Summary of object-outcome devaluation studies
The devaluation task is a tool that permits insight into the components of value-based decision making; it interrogates monkeys' abilities to link objects with particular properties of food rewards, including not only their sensory properties but also their value. In a series of probe trials, monkeys report on their estimation of the value of expected outcomes of their object choices. A substantial number of studies now implicate a circuit including the lateral orbital cortex areas 11 and 13, basolateral amygdala, and medial, magnocellular MD thalamus in helping monkeys make adaptive choices. These structures are needed when monkeys are required to make visually guided object choices on the basis of subjective value associated with a specific food. Under conditions of stable object-value associations, these structures are not needed to make appropriate choices, presumably because “value” can be processed, represented, and stored in many places in the brain. The role of these structures in adaptive valuation of specific outcomes may be related to model-based reinforcement learning mechanisms (Sutton and Barto, 1998). Work in rats has shown that the OFC is critical for model-based, as opposed to model-free, reinforcement learning (Takahashi et al., 2009; McDannald et al., 2011; Jones et al., 2012).
Despite advances in identifying this network of areas, one outstanding question is what structures interact with the OFC, amygdala and MD to allow the updating of food value. Deficits following OFC or amygdala lesions only affect the choice of objects or actions associated with food rewards, not the appreciation, discrimination, or selection of food rewards themselves (Izquierdo et al., 2004; Izquierdo and Murray, 2007). It is known that parts of the hypothalamus in macaques are involved in satiety mechanisms (Rolls et al., 1986) but it is unclear how such parts of the brain interact with OFC and amygdala to achieve the updating of object value. Expanding our understanding of how these areas interact during feeding and satiety in macaques will be a rich avenue for future research.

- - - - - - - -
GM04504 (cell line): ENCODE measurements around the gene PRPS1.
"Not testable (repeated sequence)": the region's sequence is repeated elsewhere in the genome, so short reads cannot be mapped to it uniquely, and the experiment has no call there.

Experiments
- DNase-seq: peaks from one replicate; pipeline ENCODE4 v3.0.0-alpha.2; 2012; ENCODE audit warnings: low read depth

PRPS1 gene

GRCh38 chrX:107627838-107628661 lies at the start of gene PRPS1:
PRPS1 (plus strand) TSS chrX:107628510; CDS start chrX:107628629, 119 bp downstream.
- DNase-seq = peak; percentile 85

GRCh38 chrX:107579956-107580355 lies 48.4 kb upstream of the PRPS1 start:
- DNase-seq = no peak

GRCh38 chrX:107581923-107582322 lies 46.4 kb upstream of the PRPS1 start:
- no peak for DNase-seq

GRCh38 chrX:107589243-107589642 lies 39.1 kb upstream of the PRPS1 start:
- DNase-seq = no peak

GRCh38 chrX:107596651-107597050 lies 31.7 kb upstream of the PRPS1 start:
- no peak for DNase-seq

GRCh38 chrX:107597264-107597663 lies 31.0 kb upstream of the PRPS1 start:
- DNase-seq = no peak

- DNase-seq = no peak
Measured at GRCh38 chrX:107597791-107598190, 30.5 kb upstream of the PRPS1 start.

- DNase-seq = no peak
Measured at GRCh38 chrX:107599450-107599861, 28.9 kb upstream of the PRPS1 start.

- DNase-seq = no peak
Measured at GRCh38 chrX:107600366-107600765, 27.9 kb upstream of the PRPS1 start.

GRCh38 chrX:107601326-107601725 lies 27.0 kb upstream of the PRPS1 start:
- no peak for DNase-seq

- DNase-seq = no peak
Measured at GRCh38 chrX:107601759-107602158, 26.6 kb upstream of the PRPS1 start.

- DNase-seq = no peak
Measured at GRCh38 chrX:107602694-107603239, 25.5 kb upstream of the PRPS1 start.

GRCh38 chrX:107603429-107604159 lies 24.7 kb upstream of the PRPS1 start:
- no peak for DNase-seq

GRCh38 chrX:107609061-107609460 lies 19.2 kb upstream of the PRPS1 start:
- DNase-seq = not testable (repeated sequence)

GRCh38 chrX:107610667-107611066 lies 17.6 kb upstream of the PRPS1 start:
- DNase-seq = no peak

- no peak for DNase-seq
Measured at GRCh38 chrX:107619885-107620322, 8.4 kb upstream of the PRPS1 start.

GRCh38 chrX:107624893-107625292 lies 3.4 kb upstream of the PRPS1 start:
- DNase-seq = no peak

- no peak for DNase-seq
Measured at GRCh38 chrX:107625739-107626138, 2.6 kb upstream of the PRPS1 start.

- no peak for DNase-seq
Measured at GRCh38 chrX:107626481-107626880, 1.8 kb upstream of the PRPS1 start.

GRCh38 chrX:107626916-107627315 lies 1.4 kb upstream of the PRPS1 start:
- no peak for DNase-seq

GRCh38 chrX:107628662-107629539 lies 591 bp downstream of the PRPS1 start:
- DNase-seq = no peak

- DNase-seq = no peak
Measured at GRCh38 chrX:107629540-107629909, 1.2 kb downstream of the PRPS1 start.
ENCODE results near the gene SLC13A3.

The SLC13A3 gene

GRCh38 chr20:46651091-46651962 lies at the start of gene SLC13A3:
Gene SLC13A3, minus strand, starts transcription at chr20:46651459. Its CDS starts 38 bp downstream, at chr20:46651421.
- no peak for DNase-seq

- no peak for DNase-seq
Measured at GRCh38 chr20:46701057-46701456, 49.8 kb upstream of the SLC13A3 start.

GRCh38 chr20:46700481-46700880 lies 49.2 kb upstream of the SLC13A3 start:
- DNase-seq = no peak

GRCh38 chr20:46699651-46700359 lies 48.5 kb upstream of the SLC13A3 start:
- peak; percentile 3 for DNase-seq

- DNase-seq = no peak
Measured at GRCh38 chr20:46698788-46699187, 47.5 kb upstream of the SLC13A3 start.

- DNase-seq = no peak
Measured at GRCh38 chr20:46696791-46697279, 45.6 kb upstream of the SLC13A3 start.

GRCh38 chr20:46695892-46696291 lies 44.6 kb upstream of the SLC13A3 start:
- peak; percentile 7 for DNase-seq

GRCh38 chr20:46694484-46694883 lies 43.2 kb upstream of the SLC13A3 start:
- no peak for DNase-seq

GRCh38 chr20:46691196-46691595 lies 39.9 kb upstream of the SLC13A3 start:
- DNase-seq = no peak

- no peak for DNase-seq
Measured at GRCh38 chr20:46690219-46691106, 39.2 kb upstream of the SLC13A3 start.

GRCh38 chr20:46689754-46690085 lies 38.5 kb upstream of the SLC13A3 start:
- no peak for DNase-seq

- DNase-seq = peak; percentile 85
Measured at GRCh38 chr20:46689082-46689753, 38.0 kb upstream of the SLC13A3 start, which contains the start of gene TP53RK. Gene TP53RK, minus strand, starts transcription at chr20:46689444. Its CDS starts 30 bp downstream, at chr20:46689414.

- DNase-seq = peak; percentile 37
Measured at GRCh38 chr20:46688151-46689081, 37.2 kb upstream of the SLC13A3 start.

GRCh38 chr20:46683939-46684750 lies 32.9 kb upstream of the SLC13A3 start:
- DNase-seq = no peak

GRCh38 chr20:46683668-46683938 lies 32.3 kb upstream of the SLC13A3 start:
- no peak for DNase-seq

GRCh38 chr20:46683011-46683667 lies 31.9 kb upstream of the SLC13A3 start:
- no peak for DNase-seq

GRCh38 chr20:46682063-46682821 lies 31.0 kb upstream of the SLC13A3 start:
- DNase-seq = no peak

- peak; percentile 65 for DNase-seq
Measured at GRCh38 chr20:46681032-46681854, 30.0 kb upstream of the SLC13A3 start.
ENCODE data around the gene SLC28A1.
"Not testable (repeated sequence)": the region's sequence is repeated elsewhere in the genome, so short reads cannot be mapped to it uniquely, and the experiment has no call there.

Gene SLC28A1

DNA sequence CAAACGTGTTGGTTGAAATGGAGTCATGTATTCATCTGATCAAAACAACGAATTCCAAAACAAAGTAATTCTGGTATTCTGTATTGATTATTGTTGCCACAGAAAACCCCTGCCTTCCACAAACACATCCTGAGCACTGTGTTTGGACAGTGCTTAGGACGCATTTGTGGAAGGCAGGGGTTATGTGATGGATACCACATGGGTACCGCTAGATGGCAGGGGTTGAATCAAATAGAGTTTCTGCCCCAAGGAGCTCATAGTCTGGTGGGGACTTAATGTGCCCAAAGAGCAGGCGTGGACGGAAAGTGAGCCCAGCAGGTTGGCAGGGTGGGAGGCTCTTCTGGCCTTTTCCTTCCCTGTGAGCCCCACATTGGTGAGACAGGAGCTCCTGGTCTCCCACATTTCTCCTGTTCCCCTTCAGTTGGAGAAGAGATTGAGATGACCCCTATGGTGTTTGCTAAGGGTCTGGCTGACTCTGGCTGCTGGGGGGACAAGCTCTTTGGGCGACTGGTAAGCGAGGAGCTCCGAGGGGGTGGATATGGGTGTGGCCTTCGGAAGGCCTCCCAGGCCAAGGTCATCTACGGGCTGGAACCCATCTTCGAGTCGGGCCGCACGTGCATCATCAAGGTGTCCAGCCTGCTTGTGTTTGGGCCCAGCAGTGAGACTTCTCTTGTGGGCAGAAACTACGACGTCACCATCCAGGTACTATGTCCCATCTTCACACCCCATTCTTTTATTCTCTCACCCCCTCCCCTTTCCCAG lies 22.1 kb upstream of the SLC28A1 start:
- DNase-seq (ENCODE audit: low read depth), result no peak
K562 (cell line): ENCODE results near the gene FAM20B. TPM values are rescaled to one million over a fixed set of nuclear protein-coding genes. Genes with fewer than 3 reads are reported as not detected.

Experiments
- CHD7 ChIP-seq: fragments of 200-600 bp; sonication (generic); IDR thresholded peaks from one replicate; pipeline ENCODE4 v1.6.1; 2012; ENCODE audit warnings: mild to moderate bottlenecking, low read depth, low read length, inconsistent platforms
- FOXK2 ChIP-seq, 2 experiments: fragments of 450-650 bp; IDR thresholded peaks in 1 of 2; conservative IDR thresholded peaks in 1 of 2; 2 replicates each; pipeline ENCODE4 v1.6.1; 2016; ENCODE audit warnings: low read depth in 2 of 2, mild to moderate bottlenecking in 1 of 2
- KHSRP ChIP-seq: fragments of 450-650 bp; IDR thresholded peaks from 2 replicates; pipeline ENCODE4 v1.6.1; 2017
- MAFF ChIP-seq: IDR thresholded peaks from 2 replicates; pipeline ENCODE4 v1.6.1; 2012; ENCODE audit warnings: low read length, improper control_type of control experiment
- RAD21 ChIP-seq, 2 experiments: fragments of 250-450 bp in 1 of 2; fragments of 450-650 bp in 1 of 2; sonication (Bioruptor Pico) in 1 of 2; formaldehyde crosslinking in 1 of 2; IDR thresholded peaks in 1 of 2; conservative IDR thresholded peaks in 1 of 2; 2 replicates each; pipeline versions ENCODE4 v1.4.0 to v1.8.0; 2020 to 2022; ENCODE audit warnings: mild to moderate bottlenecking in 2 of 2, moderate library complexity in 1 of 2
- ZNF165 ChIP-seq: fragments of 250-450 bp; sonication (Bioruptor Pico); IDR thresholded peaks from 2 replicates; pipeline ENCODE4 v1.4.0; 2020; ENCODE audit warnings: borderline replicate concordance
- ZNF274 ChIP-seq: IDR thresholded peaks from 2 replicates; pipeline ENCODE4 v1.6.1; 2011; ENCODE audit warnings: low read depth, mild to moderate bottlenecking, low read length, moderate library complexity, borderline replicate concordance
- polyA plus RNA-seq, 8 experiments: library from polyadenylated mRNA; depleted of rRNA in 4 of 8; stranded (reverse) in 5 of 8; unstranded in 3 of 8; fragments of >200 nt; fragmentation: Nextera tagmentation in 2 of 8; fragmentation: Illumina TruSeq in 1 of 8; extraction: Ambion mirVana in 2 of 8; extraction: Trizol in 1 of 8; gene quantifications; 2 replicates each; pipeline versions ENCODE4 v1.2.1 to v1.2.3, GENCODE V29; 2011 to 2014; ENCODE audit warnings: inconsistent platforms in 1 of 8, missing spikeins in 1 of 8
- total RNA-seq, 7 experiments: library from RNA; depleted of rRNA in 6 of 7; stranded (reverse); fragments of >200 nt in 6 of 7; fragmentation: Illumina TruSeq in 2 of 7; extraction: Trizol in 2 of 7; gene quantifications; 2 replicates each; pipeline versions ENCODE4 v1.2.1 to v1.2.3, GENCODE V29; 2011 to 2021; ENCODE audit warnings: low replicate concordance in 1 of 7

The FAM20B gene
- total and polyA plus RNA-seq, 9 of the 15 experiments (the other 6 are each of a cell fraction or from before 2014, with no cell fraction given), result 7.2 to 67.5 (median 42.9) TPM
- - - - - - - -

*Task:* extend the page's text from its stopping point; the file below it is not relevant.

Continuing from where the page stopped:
Decisions Among Actions
The foregoing studies assessed the ability of monkeys to link objects with the value of outcomes. Although it is clear that monkeys are making choices based on the value of the expected outcome, namely, the value of the food that will be obtained by choosing a particular object, there are some unresolved issues. One major question surrounds the nature of the association underlying the devaluation effects. Early work examined the effects of reinforcer devaluation in the context of action-outcome associations, as opposed to object-outcome associations. Indeed, devaluation tasks have been theorized to interrogate knowledge regarding the causal relationships between actions and the outcomes to which they lead (Dickinson and Balleine, 1994). To evaluate whether the neural circuitry underlying object-outcome associations in macaques would hold for action-outcome associations, we devised an action-outcome task for macaques and then assessed the involvement of the amygdala and OFC on this new task (Rhodes and Murray, 2013).